• A
  • A
  • A

Pediatric Anesthesia Division

The Division of Pediatric Anesthesiology is comprised of five members. We are very proud to introduce our pediatric anesthesia team. Our mission is to provide patient safety and care along with strong resident education and training. Our team cares for about 5,500 children and infants yearly with routine utilization of all anesthesia techniques. We also provide close to 1,500 anesthetics for procedures done out of the OR in areas such as the GI suite, radiology and invasive radiology, etc.

Division Members


Andrew J. Iskander, MD
Chief of Pediatric Anesthesia


Residency Training
  • During the first clinical year in anesthesia training (CA-1), residents are introduced to the subspecialty of pediatric anesthesia. This introduction includes providing care for pediatric surgery cases, as well as participating in a didactic lecture series provided by the pediatric anesthesia faculty, which introduces the fundamental principles of pediatric anesthesia.
  • The CA-2 resident rotation requires a minimum of two months. The first month takes place at at our ambulatory surgery center. This is a stand-alone surgical center located next to the main hospital. This rotation provides great practical exposure to routine pediatric anesthesia care in the ambulatory setting. Most of the patients are greater than six months of age and are otherwise healthy. The residents are under a “one-to-one” ratio coverage by our team members, which allows close supervision and teaching. The second month of the rotation takes place at the main hospital. This part is designed to let the trainee gain experience in providing anesthesia to sicker patients and working with various surgical subspecialties. Part of the time the trainee will be working at the out-of-OR locations (radiology, GI, etc).
  • CA-3 residents undergo one month of advanced pediatrics rotation. This rotation allows the residents to further grow their skills and knowledge in treating the most challenging patients. The prime goal is to lead and encourage our residents to develop the skills and knowledge necessary to become a consultant anesthesiologist.
Residents will also be encouraged to participate in research activities. Members of the pediatric anesthesia division have a number of publications in peer-reviewed journals, presentations at regional and national conferences, as well as published book chapters. This provides the opportunity for residents with interest in pediatric anesthesia to become active participants in research and professional writing.

The pediatric anesthesia division has a dedicated lecture series as part of weekly residents’ academic days and includes keyword lecture series, problem based learning discussions, and faculty lectures.

Division members also participate in and organize medical missions to third world countries. These missions are designed to bring state of the art anesthesia care and education to underserved areas of the world. This outreach effort consistently includes residents who always gain valuable learning and clinical experiences. Recent missions include trips to the Philippines in 2011 and 2013.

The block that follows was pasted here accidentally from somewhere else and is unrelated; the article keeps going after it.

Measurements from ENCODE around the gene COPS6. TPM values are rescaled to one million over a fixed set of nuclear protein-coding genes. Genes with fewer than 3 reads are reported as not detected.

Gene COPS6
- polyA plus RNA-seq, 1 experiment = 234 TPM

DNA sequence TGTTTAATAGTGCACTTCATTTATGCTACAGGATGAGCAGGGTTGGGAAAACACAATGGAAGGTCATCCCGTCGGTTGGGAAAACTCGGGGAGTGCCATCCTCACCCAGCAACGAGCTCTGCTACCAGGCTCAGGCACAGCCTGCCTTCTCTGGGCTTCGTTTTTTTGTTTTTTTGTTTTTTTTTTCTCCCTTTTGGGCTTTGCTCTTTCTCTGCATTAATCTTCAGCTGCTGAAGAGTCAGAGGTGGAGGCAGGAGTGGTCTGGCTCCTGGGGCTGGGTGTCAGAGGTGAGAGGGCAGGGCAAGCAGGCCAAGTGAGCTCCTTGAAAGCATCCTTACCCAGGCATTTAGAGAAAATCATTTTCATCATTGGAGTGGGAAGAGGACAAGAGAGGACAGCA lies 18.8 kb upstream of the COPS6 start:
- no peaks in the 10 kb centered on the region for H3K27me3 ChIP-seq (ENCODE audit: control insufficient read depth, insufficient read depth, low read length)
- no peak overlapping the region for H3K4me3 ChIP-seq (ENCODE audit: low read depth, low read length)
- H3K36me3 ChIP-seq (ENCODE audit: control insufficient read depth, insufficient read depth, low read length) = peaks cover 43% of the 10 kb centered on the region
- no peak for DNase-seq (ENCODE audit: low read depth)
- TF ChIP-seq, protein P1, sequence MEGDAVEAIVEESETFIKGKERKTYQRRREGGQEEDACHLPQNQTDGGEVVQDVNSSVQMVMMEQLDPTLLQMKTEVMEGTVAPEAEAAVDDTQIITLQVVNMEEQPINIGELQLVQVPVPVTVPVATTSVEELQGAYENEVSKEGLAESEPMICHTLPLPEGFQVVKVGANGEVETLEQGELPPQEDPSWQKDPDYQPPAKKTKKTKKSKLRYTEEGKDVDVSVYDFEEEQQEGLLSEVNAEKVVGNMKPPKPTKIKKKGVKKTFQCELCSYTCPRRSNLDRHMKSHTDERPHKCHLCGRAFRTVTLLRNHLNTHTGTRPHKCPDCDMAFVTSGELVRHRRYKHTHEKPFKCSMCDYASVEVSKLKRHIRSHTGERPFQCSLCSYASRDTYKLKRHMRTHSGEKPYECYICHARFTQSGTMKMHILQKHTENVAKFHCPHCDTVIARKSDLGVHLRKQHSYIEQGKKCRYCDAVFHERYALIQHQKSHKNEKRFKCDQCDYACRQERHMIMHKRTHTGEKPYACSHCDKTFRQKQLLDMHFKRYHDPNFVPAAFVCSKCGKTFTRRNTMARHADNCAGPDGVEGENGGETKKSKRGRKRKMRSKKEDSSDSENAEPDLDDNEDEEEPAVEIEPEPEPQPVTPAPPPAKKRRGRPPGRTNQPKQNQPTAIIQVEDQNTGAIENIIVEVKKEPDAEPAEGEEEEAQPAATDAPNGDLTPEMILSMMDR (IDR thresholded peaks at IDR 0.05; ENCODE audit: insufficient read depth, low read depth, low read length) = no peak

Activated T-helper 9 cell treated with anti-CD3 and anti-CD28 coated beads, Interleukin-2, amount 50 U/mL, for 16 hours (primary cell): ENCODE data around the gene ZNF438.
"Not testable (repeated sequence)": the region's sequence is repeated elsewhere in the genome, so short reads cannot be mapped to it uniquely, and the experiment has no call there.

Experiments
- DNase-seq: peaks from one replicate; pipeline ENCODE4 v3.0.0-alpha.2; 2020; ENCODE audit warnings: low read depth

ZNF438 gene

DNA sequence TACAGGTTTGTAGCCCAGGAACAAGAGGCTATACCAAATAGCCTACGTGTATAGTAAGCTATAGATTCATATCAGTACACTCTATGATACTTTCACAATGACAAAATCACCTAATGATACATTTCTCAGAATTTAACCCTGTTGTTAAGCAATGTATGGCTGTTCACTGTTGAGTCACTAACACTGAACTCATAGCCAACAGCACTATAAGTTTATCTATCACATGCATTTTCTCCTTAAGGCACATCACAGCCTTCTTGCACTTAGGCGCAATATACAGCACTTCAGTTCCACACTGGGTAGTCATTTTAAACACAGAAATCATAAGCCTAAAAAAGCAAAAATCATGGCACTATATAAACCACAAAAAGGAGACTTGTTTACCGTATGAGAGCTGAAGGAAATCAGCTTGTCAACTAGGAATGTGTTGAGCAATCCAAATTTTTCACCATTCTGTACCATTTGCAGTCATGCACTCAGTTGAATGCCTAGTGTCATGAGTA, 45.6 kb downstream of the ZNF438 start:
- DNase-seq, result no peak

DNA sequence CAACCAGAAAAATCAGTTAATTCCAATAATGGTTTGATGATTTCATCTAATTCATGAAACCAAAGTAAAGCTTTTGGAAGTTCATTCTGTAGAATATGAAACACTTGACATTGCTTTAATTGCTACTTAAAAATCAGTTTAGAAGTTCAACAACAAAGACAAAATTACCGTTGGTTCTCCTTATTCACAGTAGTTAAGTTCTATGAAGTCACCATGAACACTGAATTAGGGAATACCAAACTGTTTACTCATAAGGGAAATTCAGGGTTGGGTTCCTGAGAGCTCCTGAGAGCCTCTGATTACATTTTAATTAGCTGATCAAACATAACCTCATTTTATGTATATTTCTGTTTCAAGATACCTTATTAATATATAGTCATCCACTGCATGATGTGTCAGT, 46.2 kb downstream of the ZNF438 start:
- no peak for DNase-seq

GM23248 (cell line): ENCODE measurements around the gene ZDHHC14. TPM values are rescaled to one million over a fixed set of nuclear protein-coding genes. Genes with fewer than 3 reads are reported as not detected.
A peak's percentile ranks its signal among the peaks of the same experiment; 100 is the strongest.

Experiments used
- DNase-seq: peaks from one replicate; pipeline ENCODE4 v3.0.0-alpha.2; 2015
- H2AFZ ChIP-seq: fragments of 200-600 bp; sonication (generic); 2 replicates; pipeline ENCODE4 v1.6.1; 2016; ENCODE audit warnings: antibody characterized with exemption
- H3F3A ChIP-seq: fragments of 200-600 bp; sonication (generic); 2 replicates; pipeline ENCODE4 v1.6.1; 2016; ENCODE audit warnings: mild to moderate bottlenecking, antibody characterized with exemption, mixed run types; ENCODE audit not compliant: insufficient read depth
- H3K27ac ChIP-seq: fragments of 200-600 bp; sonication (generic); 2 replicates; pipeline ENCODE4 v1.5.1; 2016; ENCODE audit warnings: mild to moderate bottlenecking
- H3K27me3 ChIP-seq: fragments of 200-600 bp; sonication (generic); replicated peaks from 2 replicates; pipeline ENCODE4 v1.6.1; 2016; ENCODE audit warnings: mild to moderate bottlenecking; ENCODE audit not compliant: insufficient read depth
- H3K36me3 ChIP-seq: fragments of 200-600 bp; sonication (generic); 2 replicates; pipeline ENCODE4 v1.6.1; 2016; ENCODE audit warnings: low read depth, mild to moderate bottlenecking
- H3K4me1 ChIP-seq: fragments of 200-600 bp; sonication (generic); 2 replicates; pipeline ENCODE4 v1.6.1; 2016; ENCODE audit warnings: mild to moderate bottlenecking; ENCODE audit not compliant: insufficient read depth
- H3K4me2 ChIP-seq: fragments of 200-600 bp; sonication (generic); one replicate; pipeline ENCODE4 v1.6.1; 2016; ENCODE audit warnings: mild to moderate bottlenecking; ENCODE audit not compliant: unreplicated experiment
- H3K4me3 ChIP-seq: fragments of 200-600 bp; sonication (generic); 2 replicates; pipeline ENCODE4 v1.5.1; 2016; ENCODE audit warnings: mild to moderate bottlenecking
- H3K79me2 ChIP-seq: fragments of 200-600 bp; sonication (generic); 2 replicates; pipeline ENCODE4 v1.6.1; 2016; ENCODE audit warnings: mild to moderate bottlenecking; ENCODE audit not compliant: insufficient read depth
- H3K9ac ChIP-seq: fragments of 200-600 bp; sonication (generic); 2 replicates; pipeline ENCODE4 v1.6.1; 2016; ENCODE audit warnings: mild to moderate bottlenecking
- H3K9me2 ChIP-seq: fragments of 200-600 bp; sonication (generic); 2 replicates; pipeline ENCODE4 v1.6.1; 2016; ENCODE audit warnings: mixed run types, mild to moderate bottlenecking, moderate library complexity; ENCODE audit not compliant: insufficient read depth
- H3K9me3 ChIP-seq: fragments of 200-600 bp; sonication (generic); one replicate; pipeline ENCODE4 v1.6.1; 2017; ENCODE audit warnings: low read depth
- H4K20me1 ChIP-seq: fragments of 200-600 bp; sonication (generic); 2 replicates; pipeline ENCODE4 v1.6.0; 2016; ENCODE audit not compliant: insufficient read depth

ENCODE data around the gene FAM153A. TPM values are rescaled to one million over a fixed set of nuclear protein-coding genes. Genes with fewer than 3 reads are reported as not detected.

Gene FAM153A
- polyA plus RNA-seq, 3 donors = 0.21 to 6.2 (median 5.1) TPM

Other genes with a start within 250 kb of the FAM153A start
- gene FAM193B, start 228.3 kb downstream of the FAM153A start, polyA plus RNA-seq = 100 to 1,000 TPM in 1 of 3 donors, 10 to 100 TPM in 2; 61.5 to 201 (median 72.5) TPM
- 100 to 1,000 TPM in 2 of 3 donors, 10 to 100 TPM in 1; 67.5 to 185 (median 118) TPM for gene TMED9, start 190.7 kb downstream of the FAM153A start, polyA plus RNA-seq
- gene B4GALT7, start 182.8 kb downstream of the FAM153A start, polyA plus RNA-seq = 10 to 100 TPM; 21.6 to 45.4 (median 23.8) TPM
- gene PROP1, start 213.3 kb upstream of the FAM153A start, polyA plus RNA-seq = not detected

Recent Division Activity

Dr. Ronald Jasiewicz (right) was part of the team that performed surgery on non-identical triplet boys who all had craniosynostosis in early 2017.

Dr. Ksenia Khmara (Resident class of 2018) received the American Academy of Pediatrics John J. Downes Resident Research Award

Recent Publications
Resident authors denoted by bold type
  • Martinelli SM, Chen F, DiLorenzo AN, Mayer DC, Fairbanks S, Moran K, Ku C, Mitchell JD, Bowe EA, Royal KD, Hendrickse A, VanDyke K, Trawicki MC, Rankin D, Guldan GJ, Hand W, Gallagher C, Jacob Z, Zvara DA, McEvoy MD, Schell RM. Results of a Flipped Classroom Teaching Approach in Anesthesiology Residents. J Grad Med Educ. 2017 Aug;9(4):485-490
  • Tateosian V, Gan TJ. Another quest for the holy grail of abolishing post operative nausea and vomiting. J Clin Anesth. 2017 Sep;41:58-59.
  • Tateosian V, Smith J, Licata S. Large Intracranial Aneurysms in a 2-month-old Female: A Rare Occurrence with Serious Anesthetic Challenges. Anesthesiology. 2017 Sep 1
  • Jacob ZC, Fan R, Reinsel RA, Patel N, Chandrakantan A. Preliminary validation of transcutaneous CO2 monitoring in patients undergoing cardiac ablation using jet ventilation. Open Journal of Anesthesiology 2017; 7:315-327
  • Benveniste H, Dienel G, Jacob Z, Lee H, Makaryus R, Gjedde A, Hyder F, Rothman DL. Trajectories of Brain Lactate and Re-visited Oxygen-Glucose Index Calculations Do Not Support Elevated Non-oxidative Metabolism of Glucose Across Childhood. Front Neurosci. 2018 Sep 11.
  • Iskander A, Gan TJ. Novel analgesics in ambulatory surgical patients. Curr Opin Anaesthesiol. 2018 Oct 20
Recent Presentations
  • Smith J, Licata S, Tateosian V. Management of Two Large Intracranial Aneurysms in a 2-Month-Old Female. ASA 2017
  • Licata S, Tateosian V. DIfficult Airway Management in a 21 Month Old with Cornelia de Lange Syndrome. ASA 2017
  • Jasiewicz R, Khmara K, Reinsel RA, DeCristofaro J, Mintzer J, Chandrakantan A, Jacob Z, Wasnick R, Seidman PA. TcCO2 Rather than EtCO2, is a Superior Measure of PvCO2 in the Infant Population. SPA/AAP Pediatric Anesthesiology 2017
  • Jasiewicz R, Reinsel RA, Chandrakantan A. Relationship between Post Discharge Nausea, Vomiting and Pain. Society for Pediatric Pain Medicine (SPPM) 3rd Annual Meeting, Boulder CO, March 31, 2016.
  • Rid S, Jacob Z, Makaryus R, Hyder F, Dienel G, Rothman DL, Benveniste HD. Trajectories of Brain Lactate Do Not Contribute to Aerobic Glycolysis across Childhood. IARS 2018
  • Vojdani R, Iskander A. Bilateral Supraclavicular Nerve Block for Bilateral Upper Extremity ORIF Surgery. ASRA 2018